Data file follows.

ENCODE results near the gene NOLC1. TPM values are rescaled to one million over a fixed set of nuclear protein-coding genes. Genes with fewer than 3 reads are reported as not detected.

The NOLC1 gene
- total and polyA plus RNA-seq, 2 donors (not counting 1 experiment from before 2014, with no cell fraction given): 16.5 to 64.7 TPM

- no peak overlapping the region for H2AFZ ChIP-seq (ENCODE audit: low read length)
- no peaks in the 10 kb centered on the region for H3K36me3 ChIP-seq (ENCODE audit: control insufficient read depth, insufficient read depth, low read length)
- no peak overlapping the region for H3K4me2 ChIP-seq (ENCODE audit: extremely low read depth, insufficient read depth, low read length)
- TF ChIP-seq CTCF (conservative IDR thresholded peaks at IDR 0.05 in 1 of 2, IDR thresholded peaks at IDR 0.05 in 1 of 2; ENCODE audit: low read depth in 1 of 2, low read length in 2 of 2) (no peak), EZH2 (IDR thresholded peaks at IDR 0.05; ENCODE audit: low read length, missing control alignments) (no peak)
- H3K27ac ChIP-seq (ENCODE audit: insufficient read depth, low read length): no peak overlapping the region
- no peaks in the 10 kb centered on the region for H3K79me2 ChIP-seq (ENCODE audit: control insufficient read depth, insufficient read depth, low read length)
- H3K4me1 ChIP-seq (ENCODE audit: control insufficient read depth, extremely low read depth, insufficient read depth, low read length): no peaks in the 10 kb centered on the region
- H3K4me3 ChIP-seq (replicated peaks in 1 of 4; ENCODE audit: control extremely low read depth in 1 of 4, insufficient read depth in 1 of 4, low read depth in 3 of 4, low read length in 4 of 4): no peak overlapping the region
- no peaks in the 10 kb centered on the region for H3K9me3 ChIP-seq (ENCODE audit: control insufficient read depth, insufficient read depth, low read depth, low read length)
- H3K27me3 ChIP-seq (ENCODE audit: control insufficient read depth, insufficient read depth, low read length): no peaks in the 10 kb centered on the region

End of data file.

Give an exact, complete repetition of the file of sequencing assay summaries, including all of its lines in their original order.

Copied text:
ENCODE results near the gene NOLC1. TPM values are rescaled to one million over a fixed set of nuclear protein-coding genes. Genes with fewer than 3 reads are reported as not detected.

The NOLC1 gene
- total and polyA plus RNA-seq, 2 donors (not counting 1 experiment from before 2014, with no cell fraction given): 16.5 to 64.7 TPM

- no peak overlapping the region for H2AFZ ChIP-seq (ENCODE audit: low read length)
- no peaks in the 10 kb centered on the region for H3K36me3 ChIP-seq (ENCODE audit: control insufficient read depth, insufficient read depth, low read length)
- no peak overlapping the region for H3K4me2 ChIP-seq (ENCODE audit: extremely low read depth, insufficient read depth, low read length)
- TF ChIP-seq CTCF (conservative IDR thresholded peaks at IDR 0.05 in 1 of 2, IDR thresholded peaks at IDR 0.05 in 1 of 2; ENCODE audit: low read depth in 1 of 2, low read length in 2 of 2) (no peak), EZH2 (IDR thresholded peaks at IDR 0.05; ENCODE audit: low read length, missing control alignments) (no peak)
- H3K27ac ChIP-seq (ENCODE audit: insufficient read depth, low read length): no peak overlapping the region
- no peaks in the 10 kb centered on the region for H3K79me2 ChIP-seq (ENCODE audit: control insufficient read depth, insufficient read depth, low read length)
- H3K4me1 ChIP-seq (ENCODE audit: control insufficient read depth, extremely low read depth, insufficient read depth, low read length): no peaks in the 10 kb centered on the region
- H3K4me3 ChIP-seq (replicated peaks in 1 of 4; ENCODE audit: control extremely low read depth in 1 of 4, insufficient read depth in 1 of 4, low read depth in 3 of 4, low read length in 4 of 4): no peak overlapping the region
- no peaks in the 10 kb centered on the region for H3K9me3 ChIP-seq (ENCODE audit: control insufficient read depth, insufficient read depth, low read depth, low read length)
- H3K27me3 ChIP-seq (ENCODE audit: control insufficient read depth, insufficient read depth, low read length): no peaks in the 10 kb centered on the region